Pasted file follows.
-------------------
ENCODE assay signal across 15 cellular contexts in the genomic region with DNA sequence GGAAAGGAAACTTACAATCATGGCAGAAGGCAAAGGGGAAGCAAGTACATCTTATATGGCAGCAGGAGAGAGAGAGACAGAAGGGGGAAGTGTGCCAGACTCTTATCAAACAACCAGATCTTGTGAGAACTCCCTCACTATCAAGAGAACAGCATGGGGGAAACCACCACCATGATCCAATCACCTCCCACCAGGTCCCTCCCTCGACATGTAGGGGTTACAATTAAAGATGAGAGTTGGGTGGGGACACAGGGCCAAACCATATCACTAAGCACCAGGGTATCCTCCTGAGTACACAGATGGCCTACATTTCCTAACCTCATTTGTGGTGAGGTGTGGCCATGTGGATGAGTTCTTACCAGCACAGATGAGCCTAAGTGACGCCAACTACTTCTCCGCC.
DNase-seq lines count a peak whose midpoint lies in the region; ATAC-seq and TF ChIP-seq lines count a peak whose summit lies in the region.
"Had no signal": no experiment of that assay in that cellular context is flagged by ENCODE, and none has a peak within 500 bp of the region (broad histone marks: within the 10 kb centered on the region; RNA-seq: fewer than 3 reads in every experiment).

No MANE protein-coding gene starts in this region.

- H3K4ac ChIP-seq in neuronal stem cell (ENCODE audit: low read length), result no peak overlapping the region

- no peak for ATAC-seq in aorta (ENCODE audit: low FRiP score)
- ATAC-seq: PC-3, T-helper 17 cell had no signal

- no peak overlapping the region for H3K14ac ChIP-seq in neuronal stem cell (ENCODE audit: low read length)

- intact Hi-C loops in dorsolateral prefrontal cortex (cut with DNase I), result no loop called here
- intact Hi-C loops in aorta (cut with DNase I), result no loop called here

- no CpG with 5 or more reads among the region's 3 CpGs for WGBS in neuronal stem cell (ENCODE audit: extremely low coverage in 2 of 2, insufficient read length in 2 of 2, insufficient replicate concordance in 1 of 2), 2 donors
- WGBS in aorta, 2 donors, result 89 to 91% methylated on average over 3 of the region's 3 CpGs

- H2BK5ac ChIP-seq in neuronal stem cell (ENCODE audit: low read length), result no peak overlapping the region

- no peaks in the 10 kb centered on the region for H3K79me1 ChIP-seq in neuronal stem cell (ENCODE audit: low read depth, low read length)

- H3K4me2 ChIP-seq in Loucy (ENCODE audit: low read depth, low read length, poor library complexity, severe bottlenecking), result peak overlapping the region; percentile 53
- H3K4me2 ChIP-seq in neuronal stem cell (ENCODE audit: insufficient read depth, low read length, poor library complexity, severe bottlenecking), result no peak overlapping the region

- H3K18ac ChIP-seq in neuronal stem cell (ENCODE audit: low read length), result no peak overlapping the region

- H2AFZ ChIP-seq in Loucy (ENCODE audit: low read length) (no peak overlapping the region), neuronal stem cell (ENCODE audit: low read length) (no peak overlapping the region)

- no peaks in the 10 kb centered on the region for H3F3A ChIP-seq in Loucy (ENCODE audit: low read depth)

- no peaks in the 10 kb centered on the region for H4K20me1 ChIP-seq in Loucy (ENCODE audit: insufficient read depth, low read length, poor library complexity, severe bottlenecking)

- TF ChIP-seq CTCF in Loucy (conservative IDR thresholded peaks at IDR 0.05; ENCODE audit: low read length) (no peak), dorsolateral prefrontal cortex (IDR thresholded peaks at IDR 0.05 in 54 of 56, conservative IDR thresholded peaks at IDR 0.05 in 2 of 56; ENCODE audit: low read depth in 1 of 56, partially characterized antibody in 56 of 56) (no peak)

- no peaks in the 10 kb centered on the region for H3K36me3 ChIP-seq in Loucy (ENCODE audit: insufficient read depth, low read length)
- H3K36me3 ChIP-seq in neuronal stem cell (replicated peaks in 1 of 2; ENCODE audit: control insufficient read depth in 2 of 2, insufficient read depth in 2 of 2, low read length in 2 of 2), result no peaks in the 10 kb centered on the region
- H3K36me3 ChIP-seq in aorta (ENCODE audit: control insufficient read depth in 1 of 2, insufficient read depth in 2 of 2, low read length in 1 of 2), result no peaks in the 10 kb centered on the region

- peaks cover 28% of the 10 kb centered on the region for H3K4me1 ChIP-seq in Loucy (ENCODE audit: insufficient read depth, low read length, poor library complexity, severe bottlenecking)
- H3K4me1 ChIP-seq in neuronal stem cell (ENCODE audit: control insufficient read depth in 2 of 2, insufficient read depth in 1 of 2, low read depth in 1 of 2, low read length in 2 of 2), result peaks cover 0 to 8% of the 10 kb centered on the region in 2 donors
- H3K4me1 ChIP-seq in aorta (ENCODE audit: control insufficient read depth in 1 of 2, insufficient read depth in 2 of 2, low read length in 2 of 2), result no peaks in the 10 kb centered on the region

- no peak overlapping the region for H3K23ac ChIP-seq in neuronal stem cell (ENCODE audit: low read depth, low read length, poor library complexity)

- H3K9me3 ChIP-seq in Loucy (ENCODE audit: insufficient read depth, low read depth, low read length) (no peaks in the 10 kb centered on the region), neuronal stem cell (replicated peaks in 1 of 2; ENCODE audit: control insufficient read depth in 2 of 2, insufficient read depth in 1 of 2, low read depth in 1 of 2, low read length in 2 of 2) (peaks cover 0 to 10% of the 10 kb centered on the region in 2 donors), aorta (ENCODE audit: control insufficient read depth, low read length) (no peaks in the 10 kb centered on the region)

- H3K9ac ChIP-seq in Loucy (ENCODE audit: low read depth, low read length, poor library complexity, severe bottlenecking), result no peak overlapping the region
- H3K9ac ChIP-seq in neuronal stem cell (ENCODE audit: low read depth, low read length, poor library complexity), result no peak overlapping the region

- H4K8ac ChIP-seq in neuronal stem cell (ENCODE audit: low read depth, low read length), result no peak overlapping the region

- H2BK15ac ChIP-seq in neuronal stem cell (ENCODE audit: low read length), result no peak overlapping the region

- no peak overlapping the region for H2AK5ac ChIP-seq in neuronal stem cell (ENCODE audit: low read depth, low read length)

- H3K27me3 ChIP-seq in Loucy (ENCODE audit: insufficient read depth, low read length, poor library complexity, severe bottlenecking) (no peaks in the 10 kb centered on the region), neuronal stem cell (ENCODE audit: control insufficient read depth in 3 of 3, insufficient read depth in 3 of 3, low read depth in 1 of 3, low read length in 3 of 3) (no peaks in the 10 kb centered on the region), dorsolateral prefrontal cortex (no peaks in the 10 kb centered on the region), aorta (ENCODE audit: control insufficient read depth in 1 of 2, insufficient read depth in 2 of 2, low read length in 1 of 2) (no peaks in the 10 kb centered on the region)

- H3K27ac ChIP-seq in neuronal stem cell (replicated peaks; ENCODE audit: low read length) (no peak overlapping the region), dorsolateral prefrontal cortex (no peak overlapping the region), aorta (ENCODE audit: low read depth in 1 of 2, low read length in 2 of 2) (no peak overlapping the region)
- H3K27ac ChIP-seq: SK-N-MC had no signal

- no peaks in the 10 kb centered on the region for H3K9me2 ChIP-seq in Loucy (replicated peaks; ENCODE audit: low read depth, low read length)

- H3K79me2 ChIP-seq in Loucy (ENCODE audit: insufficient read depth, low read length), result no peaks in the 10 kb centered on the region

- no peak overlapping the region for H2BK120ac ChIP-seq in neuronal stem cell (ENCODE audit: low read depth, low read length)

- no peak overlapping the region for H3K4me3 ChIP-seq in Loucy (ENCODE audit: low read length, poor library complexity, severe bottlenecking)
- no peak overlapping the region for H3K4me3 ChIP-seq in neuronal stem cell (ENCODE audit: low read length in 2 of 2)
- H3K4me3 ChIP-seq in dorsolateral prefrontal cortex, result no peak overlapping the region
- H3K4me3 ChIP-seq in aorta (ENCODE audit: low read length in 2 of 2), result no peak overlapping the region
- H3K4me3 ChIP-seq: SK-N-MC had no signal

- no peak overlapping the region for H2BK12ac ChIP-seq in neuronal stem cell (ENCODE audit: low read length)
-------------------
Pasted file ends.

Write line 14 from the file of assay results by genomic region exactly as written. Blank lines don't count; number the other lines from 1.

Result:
- no peaks in the 10 kb centered on the region for H3K79me1 ChIP-seq in neuronal stem cell (ENCODE audit: low read depth, low read length)